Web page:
's (Nasdaq: AMZN) tangle with state legislators may just be the opportunity that Barnes & Noble (NYSE: BKS) needs.

"If Amazon doesn't want you, we do," reads an open letter by to affiliate marketers being dismissed by Amazon.

Some may argue that B&N is a couple of years too late. Back in 2008, Amazon locked horns with New York over the collection of state sales tax. The state had passed e-fairness legislation, arguing that the world's leading online retailer should be tacking on sales tax to orders placed by New York residents. Amazon had avoided the process because it didn't have a physical presence in the state, but New York argued that the presence of its Amazon Associates -- where everyone from hobbyist bloggers to leading websites earn commissions by referring leads to Amazon -- residing in New York gave it the required footing.

Amazon caved to New York's demands, but North Carolina, Rhode Island, and Hawaii didn't get off as easily. When they threatened to force Amazon into collecting state tax, Amazon dismissed all of the affiliates residing in those states.

Engagement ring specialist Blue Nile (Nasdaq: NILE) similarly broke up with its affiliates in North Carolina and Rhode Island at the time. (Nasdaq: OSTK) outdid Amazon by booting its New York affiliates. It's a cutthroat world in cyberspace, and tacking on state sales tax can sometimes price you out of the market when pitted against an e-tailer that isn't forced to do so.

Now, the competition will only get uglier. As more states ponder forcing online retailers to collect sales tax to help offset budgetary shortfalls, Amazon's popular affiliate marketing program will be tested.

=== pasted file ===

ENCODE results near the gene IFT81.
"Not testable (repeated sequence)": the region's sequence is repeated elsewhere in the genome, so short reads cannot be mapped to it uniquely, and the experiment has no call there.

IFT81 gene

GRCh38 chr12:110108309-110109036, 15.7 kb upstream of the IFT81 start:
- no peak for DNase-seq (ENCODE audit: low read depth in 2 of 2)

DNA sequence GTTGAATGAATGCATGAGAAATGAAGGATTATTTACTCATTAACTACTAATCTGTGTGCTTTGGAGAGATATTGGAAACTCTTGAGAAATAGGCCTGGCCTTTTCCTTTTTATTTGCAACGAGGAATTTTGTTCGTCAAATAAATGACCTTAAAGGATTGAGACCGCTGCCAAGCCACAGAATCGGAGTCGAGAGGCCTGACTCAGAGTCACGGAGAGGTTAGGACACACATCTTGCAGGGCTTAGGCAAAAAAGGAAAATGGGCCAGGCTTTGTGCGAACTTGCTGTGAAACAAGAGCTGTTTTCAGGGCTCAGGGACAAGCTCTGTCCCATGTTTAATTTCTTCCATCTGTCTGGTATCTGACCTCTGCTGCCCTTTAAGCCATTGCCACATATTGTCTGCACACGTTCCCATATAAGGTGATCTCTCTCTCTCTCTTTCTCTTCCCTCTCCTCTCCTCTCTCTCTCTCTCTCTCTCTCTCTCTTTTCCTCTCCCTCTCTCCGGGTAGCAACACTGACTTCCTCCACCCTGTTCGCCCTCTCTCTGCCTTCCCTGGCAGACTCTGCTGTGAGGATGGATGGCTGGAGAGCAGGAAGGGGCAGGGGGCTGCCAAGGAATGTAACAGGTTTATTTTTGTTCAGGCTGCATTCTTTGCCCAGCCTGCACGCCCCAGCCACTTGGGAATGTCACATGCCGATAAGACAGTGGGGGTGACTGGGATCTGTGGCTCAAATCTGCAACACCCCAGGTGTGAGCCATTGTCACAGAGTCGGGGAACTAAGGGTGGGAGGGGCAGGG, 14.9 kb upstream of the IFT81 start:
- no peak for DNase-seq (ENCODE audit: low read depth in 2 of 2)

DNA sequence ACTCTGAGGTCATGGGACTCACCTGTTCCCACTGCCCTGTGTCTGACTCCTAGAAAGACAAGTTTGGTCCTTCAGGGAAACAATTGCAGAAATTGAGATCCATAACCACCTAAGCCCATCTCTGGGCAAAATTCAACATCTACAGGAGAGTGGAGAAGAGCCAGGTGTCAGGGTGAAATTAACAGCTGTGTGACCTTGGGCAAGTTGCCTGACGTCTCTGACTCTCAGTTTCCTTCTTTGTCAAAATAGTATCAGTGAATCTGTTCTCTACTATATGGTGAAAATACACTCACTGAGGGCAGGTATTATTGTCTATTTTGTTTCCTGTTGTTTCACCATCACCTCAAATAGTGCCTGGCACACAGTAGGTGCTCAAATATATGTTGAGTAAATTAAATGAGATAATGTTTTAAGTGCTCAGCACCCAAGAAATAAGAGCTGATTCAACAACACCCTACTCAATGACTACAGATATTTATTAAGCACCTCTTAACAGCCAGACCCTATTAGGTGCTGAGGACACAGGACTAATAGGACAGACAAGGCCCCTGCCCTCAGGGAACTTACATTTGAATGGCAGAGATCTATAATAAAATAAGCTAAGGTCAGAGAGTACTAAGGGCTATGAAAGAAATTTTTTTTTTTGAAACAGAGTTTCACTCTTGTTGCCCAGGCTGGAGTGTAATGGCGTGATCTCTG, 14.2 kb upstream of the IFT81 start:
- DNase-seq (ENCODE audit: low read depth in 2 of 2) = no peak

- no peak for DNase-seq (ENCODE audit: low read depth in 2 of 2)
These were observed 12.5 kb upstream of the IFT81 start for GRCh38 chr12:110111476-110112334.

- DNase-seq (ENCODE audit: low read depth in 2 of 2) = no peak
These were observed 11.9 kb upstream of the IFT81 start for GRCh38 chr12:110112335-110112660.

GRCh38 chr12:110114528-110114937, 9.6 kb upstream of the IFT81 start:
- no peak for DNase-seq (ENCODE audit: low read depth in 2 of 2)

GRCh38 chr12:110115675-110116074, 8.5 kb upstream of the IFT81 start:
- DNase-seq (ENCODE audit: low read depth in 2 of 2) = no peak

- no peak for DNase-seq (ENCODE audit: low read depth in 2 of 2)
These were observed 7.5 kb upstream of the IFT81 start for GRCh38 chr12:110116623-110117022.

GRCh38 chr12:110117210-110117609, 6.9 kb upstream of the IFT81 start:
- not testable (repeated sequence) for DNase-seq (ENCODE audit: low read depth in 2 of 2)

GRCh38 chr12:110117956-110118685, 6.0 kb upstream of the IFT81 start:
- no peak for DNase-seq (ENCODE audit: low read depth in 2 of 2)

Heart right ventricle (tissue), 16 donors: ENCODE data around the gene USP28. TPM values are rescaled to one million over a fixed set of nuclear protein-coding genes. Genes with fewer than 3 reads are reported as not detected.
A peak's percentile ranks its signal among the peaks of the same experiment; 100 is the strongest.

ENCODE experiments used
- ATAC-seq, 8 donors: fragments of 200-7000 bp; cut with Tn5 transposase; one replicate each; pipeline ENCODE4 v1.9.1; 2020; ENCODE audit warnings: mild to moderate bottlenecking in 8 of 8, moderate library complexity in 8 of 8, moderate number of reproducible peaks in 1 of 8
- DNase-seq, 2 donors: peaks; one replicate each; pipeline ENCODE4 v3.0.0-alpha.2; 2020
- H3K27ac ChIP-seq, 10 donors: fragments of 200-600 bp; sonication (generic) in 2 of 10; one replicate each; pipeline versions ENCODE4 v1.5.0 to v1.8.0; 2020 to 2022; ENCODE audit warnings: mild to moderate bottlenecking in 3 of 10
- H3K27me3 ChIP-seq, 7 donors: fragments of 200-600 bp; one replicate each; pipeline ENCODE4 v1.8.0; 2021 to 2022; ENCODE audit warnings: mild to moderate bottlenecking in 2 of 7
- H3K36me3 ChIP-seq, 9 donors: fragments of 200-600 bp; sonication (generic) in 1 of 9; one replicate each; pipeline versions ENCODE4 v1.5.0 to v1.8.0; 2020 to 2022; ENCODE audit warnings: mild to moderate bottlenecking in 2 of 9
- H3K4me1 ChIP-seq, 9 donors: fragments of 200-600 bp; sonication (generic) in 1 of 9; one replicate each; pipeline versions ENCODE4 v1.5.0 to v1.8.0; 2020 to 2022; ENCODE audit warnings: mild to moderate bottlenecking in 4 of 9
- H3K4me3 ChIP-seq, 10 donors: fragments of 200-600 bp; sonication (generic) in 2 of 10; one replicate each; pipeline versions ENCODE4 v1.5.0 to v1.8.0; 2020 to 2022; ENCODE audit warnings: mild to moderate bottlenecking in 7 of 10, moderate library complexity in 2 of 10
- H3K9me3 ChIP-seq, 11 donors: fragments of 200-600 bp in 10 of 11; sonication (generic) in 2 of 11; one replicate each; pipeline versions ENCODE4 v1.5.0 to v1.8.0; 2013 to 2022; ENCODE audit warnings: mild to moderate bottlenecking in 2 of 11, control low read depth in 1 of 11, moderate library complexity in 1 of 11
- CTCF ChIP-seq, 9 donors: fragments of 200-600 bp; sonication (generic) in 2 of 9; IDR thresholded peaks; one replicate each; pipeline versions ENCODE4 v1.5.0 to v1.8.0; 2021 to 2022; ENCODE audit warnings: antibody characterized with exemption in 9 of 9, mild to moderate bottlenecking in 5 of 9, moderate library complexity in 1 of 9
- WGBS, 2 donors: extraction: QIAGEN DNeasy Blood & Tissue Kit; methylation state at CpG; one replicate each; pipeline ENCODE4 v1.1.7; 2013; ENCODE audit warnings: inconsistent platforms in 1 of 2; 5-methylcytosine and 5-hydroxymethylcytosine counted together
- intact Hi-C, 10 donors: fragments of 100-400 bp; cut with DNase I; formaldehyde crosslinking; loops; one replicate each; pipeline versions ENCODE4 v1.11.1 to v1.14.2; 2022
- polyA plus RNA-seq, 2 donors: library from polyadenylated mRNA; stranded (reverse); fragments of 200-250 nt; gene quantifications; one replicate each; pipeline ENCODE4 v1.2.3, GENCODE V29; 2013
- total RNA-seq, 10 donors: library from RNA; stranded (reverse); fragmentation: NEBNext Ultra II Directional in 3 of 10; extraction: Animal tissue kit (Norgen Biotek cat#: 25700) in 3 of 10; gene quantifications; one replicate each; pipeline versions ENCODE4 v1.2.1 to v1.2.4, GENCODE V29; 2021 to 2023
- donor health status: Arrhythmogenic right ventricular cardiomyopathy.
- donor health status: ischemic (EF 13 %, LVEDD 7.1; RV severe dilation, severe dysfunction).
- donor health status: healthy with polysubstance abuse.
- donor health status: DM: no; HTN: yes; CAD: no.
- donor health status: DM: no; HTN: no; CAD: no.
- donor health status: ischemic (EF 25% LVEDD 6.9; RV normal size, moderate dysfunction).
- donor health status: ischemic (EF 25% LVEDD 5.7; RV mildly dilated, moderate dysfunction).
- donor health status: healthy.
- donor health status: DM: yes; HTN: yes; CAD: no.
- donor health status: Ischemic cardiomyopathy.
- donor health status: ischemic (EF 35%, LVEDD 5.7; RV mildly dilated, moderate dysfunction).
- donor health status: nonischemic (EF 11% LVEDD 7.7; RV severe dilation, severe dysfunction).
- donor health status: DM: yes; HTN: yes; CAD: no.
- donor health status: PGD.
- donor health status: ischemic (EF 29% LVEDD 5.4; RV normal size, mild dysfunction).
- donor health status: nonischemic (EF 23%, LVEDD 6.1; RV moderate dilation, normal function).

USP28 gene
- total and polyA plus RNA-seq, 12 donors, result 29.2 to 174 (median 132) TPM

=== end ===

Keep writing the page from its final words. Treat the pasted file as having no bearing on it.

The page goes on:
Barnes & Noble may be two summers too late to intercept the flustered affiliates in North Carolina, Rhode Island, and Hawaii, but it's trying to get ahead of what may be a massive wave of affiliate-chopping at Amazon. B&N already charges state sales tax on its website, so it'll pay no price to pursue Amazon's castoffs.

Alas, isn't Barnes & Noble relies on Google (Nasdaq: GOOG) to serve up its affiliate ads, but they're not the same kind of contextual spots with which Amazon has been arming webmasters since the mid-1990s.

There's also a big difference in the items stocked. Amazon and B&N may have been limited to media items in the 1990s, but today, Amazon's biggest category is consumer electronics and general merchandise. Media sales made up less than a third of Amazon's North American sales during the holiday quarter.

In short, B&N won't be a perfect proxy for Amazon. Still, you can't fault the deficit-riddled bookseller for trying. Amazon's initial success largely owed to Amazon Associates, who wallpapered the web with lead-generating ads. Every reference site and GeoCities page seemed to be wedging in links for Amazon's seamless monetization platform.

Amazon doesn't need its affiliate marketers the way it did during its formative years. Then again, it may think twice if B&N becomes the newest company to fill up the Internet with its discounted books, DVDs, and CDs.

Should states be able to force Amazon into collecting state sales tax? Share your thoughts in the comment box below.

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Longtime Fool contributor Rick Munarriz has been shopping online since the early 1990s, even before was around. He does not own shares in any of the stocks in this article. He is also part of the Rule Breakers newsletter research team, seeking out tomorrow's ultimate growth stocks a day early. The Fool has a disclosure policy.